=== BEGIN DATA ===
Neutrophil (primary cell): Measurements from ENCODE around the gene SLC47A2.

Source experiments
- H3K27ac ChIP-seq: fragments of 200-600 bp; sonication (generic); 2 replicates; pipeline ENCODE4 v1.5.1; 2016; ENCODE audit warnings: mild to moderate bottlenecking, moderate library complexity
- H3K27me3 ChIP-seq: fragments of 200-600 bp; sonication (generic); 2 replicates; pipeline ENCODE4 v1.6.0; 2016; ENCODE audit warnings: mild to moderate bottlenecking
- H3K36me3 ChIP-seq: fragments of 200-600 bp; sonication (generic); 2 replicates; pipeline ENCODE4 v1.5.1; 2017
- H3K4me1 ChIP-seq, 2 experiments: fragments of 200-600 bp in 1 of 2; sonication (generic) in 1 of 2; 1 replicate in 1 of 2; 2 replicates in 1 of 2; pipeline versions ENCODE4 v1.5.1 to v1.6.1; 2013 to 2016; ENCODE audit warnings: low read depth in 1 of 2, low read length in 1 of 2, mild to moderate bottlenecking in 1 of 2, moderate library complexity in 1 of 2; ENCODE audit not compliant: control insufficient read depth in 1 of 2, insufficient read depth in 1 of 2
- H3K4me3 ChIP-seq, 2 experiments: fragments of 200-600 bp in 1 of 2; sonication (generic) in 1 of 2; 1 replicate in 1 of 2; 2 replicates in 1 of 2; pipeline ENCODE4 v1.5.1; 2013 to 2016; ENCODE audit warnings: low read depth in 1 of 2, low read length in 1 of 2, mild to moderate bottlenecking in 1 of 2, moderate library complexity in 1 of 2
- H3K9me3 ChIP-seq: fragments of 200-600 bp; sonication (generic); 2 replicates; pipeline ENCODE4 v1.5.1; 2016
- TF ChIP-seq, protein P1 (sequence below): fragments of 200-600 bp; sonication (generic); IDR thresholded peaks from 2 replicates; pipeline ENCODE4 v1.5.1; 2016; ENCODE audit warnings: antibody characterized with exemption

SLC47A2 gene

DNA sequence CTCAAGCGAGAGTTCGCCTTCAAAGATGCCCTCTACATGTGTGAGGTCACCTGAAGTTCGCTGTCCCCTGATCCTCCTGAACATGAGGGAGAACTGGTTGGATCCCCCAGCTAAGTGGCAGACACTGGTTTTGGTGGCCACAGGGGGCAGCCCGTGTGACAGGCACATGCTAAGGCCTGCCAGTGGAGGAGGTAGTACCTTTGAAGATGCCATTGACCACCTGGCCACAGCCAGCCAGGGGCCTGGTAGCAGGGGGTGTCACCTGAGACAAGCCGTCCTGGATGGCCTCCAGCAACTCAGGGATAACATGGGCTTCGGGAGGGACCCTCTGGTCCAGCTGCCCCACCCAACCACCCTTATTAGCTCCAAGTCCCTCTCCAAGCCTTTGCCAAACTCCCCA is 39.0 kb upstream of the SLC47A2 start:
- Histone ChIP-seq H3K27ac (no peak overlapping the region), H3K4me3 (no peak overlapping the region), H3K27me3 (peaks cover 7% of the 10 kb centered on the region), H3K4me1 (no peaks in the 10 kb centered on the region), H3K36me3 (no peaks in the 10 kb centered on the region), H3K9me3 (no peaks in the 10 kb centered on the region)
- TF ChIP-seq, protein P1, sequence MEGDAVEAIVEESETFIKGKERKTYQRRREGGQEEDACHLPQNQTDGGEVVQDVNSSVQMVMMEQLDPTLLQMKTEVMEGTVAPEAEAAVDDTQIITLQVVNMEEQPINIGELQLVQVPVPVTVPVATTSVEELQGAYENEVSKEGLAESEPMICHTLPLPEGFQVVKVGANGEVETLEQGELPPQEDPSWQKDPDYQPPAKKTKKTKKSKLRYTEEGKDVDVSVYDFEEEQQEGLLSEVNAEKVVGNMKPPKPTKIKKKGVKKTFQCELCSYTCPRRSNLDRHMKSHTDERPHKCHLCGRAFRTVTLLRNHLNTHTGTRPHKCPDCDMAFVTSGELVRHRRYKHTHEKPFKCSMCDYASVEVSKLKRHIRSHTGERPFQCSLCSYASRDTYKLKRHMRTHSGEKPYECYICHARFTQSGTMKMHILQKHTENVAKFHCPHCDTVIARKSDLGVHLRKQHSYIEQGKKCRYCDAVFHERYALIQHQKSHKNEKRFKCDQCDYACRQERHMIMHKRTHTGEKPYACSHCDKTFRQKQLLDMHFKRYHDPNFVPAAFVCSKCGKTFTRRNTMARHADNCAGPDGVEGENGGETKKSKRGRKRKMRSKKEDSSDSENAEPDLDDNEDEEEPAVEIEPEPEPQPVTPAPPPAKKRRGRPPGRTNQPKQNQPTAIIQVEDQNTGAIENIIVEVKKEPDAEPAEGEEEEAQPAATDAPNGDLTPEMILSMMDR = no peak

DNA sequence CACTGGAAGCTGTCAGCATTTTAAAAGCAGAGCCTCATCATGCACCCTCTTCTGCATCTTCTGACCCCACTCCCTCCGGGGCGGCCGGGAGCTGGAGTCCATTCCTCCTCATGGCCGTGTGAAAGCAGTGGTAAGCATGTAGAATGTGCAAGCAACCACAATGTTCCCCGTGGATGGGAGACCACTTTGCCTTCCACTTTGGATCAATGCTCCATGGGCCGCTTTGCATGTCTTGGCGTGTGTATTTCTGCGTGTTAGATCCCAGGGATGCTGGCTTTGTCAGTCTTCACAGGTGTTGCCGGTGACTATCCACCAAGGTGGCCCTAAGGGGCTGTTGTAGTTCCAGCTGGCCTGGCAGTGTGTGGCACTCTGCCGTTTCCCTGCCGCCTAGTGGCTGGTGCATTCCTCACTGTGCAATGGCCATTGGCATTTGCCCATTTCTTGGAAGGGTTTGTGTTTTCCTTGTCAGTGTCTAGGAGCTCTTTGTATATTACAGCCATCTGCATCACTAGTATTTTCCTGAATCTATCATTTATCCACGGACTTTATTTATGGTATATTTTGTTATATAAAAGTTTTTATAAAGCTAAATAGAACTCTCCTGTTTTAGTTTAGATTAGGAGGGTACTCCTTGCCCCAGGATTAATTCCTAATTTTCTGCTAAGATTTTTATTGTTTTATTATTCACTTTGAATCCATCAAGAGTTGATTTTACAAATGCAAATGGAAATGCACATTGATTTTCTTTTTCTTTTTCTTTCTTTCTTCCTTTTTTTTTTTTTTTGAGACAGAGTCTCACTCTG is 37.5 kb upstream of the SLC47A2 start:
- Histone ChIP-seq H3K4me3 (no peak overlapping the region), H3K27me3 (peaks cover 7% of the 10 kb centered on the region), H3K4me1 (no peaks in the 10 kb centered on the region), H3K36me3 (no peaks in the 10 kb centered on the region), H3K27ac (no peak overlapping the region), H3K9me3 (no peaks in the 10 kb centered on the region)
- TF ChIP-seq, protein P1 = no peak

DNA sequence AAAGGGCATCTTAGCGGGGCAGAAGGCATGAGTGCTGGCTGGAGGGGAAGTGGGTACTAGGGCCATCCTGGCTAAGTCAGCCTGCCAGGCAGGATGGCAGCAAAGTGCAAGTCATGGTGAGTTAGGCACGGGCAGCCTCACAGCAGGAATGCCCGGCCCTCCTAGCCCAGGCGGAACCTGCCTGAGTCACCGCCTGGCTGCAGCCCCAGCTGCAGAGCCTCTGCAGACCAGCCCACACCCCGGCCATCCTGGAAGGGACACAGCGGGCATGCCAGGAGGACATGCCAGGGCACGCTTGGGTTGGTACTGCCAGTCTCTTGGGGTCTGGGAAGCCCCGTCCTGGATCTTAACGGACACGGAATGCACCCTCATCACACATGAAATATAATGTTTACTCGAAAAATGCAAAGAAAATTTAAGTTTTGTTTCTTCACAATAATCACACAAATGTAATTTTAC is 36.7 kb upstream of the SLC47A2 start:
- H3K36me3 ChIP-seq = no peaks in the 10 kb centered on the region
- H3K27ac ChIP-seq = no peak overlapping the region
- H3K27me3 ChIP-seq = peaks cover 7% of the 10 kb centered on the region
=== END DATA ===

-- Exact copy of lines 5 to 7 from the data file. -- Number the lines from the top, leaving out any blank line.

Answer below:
- H3K36me3 ChIP-seq: fragments of 200-600 bp; sonication (generic); 2 replicates; pipeline ENCODE4 v1.5.1; 2017
- H3K4me1 ChIP-seq, 2 experiments: fragments of 200-600 bp in 1 of 2; sonication (generic) in 1 of 2; 1 replicate in 1 of 2; 2 replicates in 1 of 2; pipeline versions ENCODE4 v1.5.1 to v1.6.1; 2013 to 2016; ENCODE audit warnings: low read depth in 1 of 2, low read length in 1 of 2, mild to moderate bottlenecking in 1 of 2, moderate library complexity in 1 of 2; ENCODE audit not compliant: control insufficient read depth in 1 of 2, insufficient read depth in 1 of 2
- H3K4me3 ChIP-seq, 2 experiments: fragments of 200-600 bp in 1 of 2; sonication (generic) in 1 of 2; 1 replicate in 1 of 2; 2 replicates in 1 of 2; pipeline ENCODE4 v1.5.1; 2013 to 2016; ENCODE audit warnings: low read depth in 1 of 2, low read length in 1 of 2, mild to moderate bottlenecking in 1 of 2, moderate library complexity in 1 of 2